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“Reasonable measures” and the perils of inadvertent disclosure in e-discovery

D’Onofrio v. Borough of Seaside Park provides do’s and don’ts for privilege review

Privilege review is a persistent problem for attorneys reviewing voluminous electronic information as part of the discovery process. Apart from the large cost associated with combing through data for privileged information, the risk of inadvertent disclosure is unavoidable. Such disclosure can trigger a waiver of the attorney-client privilege and attorney work-product protection.

The magnitude of this problem is so big that it has its own rule in the Federal Rules of Evidence (FRE), Rule 502, and in the Federal Rules of Civil Procedure, Rule 26(b). Both rules were enacted in response to the burdens of privilege review and the dangers of inadvertent disclosure in e-discovery. The rules provide guidance regarding the trigger and scope of waiver by inadvertent disclosure, as well as a procedure to follow when inadvertent disclosure occurs.

Nevertheless, the court held that the defendants did not take reasonable measures,  after excusing many of the instances in which the defendants failed to detect the privileged documents in the production. The court explained that the multiple problems with the production aggregated to create an impression of carelessness that was impossible to overcome.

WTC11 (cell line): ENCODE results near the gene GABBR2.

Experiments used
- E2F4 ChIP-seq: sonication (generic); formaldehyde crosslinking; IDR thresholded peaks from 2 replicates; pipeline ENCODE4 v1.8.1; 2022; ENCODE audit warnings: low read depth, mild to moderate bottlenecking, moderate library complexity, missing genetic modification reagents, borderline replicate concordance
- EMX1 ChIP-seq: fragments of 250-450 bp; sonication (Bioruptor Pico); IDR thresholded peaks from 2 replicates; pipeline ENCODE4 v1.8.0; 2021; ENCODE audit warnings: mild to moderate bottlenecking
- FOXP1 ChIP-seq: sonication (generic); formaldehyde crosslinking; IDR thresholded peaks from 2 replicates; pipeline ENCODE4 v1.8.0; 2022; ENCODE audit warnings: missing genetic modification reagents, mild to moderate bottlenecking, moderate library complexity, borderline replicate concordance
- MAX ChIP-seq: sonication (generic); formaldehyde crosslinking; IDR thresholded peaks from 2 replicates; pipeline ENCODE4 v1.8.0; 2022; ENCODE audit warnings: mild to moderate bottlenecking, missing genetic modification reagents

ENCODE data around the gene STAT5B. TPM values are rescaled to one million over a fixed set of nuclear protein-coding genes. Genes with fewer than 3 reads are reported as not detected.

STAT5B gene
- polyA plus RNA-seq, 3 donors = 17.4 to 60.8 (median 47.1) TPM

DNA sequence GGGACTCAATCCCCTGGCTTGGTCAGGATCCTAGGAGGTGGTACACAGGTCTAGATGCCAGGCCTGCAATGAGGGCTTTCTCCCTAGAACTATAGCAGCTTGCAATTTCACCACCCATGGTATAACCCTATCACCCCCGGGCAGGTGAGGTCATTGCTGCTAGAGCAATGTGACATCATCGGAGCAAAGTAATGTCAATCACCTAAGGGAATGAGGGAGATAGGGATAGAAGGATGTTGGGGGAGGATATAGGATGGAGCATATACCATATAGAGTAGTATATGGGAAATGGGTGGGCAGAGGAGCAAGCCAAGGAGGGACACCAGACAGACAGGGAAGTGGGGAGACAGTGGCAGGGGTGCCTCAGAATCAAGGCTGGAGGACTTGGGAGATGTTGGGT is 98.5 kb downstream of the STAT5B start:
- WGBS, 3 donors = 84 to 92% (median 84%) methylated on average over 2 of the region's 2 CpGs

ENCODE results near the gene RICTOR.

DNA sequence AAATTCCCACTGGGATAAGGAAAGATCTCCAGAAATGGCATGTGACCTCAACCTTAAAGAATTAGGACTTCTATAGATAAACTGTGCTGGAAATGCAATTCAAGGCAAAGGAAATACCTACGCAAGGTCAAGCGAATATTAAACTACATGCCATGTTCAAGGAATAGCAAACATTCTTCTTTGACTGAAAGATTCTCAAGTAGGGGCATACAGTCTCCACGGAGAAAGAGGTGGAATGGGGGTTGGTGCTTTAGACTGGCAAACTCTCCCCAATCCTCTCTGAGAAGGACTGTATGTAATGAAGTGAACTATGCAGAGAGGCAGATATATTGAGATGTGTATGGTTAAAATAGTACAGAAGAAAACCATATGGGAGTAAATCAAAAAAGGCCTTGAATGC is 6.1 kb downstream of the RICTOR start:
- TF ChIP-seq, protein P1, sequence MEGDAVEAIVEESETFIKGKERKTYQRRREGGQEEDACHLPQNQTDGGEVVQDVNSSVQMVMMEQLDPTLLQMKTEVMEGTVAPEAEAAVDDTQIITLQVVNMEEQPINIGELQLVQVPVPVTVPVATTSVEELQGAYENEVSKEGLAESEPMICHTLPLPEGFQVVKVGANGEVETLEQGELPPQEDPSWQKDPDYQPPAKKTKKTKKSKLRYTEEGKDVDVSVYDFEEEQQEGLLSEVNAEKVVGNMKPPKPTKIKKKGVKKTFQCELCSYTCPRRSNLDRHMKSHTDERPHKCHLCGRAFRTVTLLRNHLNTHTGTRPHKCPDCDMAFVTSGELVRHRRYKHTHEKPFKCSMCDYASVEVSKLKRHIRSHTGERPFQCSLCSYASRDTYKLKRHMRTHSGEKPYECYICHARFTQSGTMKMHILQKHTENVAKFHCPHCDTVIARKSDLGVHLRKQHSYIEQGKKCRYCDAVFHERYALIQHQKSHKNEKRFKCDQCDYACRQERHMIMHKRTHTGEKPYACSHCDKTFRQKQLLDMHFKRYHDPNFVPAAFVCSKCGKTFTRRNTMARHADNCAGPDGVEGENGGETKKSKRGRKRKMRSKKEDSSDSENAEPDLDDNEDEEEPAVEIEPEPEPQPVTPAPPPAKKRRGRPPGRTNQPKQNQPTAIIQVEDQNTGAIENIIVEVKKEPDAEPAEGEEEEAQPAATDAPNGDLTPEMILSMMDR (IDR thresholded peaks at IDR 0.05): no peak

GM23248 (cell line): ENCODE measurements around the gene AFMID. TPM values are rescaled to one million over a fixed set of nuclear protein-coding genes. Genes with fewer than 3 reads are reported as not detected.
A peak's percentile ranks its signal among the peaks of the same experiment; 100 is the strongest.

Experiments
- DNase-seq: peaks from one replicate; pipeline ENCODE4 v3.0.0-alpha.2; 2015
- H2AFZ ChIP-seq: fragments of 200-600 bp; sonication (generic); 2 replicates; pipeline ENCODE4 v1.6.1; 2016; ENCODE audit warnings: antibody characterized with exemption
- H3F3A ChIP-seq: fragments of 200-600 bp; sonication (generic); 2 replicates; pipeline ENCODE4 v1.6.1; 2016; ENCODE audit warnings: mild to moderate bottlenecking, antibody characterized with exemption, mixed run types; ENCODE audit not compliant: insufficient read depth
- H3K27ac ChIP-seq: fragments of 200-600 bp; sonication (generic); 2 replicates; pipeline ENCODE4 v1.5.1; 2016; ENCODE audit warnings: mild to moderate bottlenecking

However, the court did identify certain reasonable measures, including:

Contributing Author

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Adam Cohen

Adam Cohen is Managing Director at Berkley Research Group and a Certified Information Systems Security Professional (CISSP) and former practicing attorney who for more than 20 years...

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